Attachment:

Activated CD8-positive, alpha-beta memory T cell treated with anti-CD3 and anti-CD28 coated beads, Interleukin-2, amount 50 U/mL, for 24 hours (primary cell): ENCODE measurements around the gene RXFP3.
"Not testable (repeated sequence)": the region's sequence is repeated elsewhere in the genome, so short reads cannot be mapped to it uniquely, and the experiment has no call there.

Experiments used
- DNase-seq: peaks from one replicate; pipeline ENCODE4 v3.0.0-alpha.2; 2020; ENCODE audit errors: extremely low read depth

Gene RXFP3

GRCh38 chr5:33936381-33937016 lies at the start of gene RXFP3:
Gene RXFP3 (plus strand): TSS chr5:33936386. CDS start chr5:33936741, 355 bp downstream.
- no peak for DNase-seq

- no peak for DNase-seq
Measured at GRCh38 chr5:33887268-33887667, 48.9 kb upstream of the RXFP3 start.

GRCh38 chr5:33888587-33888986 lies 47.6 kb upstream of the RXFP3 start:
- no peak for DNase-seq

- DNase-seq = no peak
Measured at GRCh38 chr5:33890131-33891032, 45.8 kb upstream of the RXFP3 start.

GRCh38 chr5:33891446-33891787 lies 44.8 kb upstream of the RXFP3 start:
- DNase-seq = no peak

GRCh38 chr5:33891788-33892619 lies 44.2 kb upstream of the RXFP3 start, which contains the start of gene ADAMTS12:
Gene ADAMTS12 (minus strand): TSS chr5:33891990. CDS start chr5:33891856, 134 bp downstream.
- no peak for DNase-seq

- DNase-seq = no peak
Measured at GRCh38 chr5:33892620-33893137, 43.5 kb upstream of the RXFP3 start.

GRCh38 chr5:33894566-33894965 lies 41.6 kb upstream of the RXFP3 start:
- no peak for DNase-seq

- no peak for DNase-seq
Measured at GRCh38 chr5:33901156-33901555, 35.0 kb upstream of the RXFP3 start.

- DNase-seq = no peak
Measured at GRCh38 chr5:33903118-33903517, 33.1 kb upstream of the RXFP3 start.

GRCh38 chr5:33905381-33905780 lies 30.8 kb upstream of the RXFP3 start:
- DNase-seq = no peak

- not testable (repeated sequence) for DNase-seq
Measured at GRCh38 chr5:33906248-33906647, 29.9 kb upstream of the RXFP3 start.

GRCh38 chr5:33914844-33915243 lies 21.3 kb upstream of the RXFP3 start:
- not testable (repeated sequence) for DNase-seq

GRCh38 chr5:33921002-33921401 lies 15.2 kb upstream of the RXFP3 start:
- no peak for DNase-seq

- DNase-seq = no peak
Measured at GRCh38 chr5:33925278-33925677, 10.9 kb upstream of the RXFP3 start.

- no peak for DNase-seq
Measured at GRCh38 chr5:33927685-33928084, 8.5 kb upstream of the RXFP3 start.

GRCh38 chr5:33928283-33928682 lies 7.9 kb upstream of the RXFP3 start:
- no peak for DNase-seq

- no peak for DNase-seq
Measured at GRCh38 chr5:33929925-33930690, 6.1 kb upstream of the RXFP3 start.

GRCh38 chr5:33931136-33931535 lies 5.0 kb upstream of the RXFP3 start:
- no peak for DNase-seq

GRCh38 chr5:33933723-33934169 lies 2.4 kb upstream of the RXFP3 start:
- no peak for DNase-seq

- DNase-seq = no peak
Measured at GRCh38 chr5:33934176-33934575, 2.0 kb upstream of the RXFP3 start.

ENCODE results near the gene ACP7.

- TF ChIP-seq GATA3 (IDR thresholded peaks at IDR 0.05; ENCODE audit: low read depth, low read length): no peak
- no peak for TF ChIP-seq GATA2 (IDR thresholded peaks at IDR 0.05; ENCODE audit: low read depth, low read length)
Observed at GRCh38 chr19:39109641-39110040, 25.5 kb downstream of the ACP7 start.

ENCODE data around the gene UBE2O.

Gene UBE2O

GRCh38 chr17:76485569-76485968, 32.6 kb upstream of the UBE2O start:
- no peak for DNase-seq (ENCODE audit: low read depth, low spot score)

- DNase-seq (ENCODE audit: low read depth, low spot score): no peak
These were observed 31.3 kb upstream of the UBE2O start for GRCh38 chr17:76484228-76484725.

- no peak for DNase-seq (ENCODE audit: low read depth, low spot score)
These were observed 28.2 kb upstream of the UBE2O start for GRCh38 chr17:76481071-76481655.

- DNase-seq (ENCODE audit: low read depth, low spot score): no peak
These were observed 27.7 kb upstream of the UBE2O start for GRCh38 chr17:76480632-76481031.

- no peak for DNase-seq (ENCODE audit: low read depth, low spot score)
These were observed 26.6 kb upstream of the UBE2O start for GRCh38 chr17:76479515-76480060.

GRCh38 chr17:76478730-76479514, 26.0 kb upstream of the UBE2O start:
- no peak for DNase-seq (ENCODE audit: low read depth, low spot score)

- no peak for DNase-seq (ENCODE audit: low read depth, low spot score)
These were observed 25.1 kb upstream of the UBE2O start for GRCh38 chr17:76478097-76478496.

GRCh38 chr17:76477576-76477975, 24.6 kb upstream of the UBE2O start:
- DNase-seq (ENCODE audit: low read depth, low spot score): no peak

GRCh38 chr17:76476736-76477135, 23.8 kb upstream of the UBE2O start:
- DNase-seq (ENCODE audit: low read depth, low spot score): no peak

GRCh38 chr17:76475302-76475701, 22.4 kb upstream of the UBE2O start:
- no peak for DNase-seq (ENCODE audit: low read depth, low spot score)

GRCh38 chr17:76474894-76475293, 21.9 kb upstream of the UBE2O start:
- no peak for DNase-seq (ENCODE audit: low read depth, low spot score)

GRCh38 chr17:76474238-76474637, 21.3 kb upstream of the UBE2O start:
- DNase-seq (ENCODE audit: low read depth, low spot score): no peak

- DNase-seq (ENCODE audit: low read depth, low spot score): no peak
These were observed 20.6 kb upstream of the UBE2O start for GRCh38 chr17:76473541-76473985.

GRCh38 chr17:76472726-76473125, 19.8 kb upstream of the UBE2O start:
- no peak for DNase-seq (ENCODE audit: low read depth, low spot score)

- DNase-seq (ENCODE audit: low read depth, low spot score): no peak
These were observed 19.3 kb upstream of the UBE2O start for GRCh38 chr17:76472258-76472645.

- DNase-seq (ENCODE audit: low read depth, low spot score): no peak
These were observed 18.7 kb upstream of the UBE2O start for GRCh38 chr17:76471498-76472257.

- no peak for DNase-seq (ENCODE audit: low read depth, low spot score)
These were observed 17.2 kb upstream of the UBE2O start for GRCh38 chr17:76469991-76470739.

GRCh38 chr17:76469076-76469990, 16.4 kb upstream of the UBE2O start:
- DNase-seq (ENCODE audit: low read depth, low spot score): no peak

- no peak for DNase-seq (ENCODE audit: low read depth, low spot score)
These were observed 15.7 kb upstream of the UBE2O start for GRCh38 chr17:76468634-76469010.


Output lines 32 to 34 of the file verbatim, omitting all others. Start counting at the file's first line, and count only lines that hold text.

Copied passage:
GRCh38 chr5:33914844-33915243 lies 21.3 kb upstream of the RXFP3 start:
- not testable (repeated sequence) for DNase-seq

GRCh38 chr5:33921002-33921401 lies 15.2 kb upstream of the RXFP3 start: